Observational studies have pointed out that physically active people have lower concentrations of inflammatory cytokines, suggesting that regular exercise may alleviate the chronic inflammatory activity associated with aging [15, 23, 24]. Consistent evidence has demonstrated that physical activity induces an elevation of anti-inflammatory cytokine systemic levels [25–27], with the skeletal muscle tissue being indicated as an endocrine organ that produces and releases cytokines called miokines .
The production and release of IL-6 during physical activity seem to rely on factors such as type, intensity and duration of exercise . Despite the possible benefits of physical exercise on chronic inflammatory process, information about the parameters of the ideal exercises for regulating cytokines have not been established [28–31], with research results being conflicting.
Therefore, the primary objective of this clinical trial is to investigate the existence of an interaction among TNF-α rs1800629, IL6 rs1800795, IL10 rs1800896 and gene polymorphisms with the effect of physical exercise in older women.
Recruitment of participants
This study is a randomized controlled trial for which community-dwellingolder women will be recruited and randomly assigned to either one of the following physical activity protocol: muscle strengthening exercises (MSE) or aerobic exercises (AE). Participants will be recruited from the community through publicity in local newspapers and community centers for older persons. The study will be conducted at the Universidade Federal de Minas Gerais, Belo Horizonte, Brazil.
After the initial evaluation, participants will be randomized into either the MSE or AE group. Randomization will be performed by means of sealed brown envelopes without identification. The researcher responsible for the evaluations will be blinded to the participants’ group.
The study was approved by the Ethics Committee of Universidade Federal de Minas Gerais (ETIC 038/2010) and all volunteers will give their written informed consent to participate, according to the principles of the Helsinki Declaration (1964).
Community-dwellingolder women who are sedentary and aged 65 years or more will be included in the study. Sedentary older women are those who have not practiced any regular physical activity (that is, at least three times a week, 40 minutes minimum) in the last three months.
Older people with cognitive impairment detectable by the Mini Mental State Examination , acute phase inflammatory disease, a history of cancer, current use of immunomodulatory medications, amputation or lower limb fracture in the last six months, presence of neurological sequelae or current participation in an alternative exercise program will be excluded from the study.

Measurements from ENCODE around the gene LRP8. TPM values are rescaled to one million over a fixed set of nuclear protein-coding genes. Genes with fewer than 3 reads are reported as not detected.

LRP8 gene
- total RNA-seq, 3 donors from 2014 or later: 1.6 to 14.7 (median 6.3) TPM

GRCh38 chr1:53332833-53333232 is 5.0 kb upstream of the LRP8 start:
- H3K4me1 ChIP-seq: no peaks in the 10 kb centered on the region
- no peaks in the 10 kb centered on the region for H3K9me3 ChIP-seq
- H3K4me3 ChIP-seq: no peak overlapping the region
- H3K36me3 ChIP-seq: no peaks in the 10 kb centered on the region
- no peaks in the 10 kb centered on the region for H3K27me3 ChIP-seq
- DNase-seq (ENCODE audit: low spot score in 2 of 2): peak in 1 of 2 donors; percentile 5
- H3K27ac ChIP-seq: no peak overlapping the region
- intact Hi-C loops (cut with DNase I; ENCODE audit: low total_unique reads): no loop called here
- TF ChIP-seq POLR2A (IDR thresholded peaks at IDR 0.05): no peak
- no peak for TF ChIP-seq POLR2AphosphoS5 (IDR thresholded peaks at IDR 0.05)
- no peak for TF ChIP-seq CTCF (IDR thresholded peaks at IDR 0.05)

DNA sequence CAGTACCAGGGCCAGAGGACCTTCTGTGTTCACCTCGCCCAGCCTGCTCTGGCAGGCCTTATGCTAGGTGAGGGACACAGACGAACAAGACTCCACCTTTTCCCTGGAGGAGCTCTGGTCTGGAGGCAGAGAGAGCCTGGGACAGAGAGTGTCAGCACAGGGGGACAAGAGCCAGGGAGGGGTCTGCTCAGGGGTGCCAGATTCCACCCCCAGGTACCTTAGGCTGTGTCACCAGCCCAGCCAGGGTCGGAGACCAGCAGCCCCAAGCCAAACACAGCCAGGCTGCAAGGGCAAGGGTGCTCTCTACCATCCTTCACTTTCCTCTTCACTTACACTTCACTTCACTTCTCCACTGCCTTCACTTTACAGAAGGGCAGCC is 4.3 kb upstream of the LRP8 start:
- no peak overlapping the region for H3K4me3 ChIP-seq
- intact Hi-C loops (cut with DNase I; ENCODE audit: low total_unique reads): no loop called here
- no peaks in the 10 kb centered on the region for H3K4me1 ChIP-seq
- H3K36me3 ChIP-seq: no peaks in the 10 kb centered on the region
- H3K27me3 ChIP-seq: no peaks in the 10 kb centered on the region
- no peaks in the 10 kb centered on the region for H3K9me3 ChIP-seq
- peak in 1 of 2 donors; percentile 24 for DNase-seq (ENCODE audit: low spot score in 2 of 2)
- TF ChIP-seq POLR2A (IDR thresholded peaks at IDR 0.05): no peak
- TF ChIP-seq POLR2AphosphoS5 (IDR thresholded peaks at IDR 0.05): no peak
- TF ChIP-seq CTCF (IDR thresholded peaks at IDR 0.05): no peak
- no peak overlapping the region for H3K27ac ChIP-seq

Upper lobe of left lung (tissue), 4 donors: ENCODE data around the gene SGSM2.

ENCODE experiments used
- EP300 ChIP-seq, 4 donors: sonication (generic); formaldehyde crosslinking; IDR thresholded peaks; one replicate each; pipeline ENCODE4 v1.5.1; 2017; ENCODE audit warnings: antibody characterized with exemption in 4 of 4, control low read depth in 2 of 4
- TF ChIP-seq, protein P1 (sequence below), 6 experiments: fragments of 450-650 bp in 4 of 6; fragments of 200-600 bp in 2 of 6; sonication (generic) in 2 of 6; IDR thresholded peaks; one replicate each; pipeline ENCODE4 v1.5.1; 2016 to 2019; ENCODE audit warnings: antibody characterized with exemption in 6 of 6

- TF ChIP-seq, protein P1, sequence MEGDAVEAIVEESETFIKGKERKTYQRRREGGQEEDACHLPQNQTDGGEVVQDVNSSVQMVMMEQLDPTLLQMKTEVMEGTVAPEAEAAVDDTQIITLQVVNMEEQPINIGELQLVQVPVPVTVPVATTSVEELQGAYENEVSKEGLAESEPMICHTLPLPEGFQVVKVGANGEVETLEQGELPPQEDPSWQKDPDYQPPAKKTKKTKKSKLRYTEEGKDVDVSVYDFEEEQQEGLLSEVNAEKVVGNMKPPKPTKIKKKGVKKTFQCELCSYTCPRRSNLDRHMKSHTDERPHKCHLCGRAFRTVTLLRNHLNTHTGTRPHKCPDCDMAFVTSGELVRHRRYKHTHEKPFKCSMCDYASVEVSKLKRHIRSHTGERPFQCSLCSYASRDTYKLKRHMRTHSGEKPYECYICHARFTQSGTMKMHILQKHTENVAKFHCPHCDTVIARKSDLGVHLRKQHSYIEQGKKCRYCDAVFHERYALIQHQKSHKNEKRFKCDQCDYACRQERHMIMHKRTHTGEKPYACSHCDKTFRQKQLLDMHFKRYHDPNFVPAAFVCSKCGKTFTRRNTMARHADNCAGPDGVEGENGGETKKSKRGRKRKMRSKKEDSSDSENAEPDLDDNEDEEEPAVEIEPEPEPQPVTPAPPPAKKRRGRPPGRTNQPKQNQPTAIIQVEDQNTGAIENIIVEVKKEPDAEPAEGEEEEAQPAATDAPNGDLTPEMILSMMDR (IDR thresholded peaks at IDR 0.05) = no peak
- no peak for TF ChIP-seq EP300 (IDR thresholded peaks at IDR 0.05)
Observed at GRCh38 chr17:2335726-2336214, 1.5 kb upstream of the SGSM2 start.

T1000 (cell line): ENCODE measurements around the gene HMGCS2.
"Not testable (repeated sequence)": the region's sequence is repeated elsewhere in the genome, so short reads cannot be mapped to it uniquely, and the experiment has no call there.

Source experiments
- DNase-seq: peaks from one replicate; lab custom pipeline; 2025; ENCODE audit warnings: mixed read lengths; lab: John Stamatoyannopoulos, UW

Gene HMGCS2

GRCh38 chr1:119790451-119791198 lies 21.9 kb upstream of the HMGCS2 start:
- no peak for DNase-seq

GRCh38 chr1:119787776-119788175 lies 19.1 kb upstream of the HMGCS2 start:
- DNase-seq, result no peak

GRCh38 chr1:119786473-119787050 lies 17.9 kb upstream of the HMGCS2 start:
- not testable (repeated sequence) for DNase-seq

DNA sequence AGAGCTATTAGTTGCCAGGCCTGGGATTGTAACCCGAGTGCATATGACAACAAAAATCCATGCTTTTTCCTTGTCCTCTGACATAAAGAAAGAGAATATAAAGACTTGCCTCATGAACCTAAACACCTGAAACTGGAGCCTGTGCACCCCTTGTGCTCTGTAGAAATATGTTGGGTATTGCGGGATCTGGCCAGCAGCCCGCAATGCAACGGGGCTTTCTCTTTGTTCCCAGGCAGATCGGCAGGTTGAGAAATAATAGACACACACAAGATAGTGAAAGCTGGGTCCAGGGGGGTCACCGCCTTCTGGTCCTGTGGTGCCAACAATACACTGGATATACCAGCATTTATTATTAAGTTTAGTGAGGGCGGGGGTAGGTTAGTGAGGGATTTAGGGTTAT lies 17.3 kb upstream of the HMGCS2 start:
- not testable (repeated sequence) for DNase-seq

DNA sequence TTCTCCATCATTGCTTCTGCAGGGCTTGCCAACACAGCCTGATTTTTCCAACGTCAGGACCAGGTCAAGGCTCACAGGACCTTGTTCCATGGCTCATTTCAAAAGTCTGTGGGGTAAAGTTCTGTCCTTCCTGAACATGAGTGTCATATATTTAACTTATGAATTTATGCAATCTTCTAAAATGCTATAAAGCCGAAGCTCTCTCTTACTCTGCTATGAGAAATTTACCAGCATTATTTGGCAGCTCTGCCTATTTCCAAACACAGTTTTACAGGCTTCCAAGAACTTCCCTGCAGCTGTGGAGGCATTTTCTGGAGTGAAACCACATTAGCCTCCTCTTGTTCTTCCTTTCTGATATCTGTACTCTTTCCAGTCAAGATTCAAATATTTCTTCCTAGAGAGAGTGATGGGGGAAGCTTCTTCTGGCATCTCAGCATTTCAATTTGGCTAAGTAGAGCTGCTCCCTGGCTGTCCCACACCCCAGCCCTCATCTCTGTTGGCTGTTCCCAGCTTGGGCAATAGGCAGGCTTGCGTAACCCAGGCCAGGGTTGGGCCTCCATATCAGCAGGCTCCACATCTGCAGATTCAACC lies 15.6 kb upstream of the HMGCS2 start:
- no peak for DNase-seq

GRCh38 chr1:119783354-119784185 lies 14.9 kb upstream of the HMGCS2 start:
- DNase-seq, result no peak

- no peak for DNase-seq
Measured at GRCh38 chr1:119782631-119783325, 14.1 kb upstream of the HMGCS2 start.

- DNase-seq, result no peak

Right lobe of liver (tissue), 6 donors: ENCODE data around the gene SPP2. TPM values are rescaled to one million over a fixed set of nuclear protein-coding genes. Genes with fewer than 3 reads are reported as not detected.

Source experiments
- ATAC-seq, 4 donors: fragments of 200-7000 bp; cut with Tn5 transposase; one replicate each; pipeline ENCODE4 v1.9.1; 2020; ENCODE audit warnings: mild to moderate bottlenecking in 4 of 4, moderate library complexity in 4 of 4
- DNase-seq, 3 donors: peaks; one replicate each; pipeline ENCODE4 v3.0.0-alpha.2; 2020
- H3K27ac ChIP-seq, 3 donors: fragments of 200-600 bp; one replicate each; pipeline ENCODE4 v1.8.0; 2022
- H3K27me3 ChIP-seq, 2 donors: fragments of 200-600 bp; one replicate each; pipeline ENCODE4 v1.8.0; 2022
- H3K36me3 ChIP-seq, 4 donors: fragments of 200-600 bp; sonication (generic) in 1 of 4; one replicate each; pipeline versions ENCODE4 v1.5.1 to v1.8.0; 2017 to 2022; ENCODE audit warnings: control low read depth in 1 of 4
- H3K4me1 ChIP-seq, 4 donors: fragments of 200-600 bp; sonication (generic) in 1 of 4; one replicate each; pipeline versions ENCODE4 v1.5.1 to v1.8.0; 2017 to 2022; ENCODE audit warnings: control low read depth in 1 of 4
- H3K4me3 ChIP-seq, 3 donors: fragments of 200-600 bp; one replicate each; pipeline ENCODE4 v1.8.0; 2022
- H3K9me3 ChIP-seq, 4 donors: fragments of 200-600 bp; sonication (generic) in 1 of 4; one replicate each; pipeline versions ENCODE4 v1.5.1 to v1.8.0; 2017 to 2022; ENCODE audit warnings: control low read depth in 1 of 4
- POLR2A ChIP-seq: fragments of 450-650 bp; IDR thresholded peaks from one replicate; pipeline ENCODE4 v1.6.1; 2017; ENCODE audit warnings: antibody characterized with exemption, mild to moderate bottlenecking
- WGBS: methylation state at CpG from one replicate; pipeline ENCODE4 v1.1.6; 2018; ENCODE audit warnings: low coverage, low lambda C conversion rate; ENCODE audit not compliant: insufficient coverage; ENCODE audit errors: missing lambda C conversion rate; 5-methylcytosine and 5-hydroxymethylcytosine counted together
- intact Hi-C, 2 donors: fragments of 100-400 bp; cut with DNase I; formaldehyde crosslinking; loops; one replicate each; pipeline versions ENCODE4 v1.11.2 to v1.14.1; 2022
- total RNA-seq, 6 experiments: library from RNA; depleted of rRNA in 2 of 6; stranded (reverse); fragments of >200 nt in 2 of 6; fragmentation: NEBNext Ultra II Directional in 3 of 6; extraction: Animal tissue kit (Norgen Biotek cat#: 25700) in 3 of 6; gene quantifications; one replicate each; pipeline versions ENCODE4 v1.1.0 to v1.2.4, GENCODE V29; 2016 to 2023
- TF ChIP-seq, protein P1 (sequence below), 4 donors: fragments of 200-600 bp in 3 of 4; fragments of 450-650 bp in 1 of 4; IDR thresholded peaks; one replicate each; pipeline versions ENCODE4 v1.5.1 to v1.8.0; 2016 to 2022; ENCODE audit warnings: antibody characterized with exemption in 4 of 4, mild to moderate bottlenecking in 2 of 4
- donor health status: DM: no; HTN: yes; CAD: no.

A standardized questionnaire will be applied by trained researchers to collect sample characteristics, socio-demographic data and information on the clinical condition of older adults.
Primary outcome measure
Plasma levels of TNF-α, sTNFR-1, sTNFR-2, IL-6, IL-10: 5 ml of blood will be withdrawn from the participants and immediately centrifuged at 1,500 rpm to obtain plasma. Aliquots will be removed in a laminar flow hood and stored at −80 °C. Plasma levels of cytokines will be determined by ELISA (enzyme-linked immunosorbent assay) method with high sensitivity kits (Quantikine®HS, R&D Systems, Minneapolis, MN, USA). According to the manufacturer the detection level of the method was 5 pg/ml for TNFRs, 0.15 pg/ml for IL-6 e 0.75 pg/ml for IL-10.
Genotyping – Blood samples will be obtained from all individuals in ethylenediaminetetraacetic acid (EDTA) anti-coagulant and genomic DNA will be extracted using a phenol-chloroform method from unfractionated whole blood, and stored at −20 °C. TaqMan genotyping assays will be obtained from Applied Biosystems, Inc. (Foster City, CA, USA). The assay identification code for each respective SNP is IL-10 (rs1800896), TNF (rs1800629). A customized assay will be used for the IL-6 SNP gene. All amplifications will be carried out in an ABI 7900HT thermal cycler (Applied Biosystems, Inc.) using TaqMan Genotyping Master Mix and following the manufacturer's recommended amplification conditions.
Physical Performance will be assessed by means of Timed Up and Go (TUG)  test and the 10-Meter Walk Test (10MWT) . These tests will be used because they have demonstrated high reliability and are commonly used to assess function in older people. The TUG measures, in seconds, the time taken to stand up from a standard chair, walk a distance of three meters, turn, walk back to the chair and sit down. The TUG score demonstrates high inter-rater and intra-rater reliability (intraclass correlation coefficients (ICCs) 0.99 and 0.99 respectively) . The 10MWT has good reliability (ICC = 0.78 e ICC = 0.93), and is a good marker for mobility and fall risk .
Secondary outcome measure
Muscle strength will be assessed using a Biodex® System 3 Pro isokinetic dynamometer (Biodex Medical Systems Inc., Shirley, NY,USA). This instrument has been accepted as the “gold standard” for assessment of muscular performance . The muscle groups assessed will be the knee joint extensors and flexors of the dominant limb at angular speeds of 60° and 180° in concentric contractions, with 5 and 15 repetitions respectively, at intervals of 30 seconds between each velocity. All procedures will be performed according to the assessment protocol suggested by the manufacturer, such as positioning of the volunteer, calibration, correction for gravity, familiarization and strong verbal encouragement. Variables chosen for analysis are work normalized by body mass (%) at 60°, and Power at 180°.
Aerobic capacity, as measured by the 6-Minute Walk Test (6MWT). The 6MWT has been used in patients who have different disorders, such as neurological, cardiothoracic, infant or rheumatologic dysfunctions, and its correlation with maximum aerobic capacity is considered to be satisfactory [38, 39]. Data related to systemic blood pressure, heart rate and subjective perception of effort using the Borg scale will be recorded.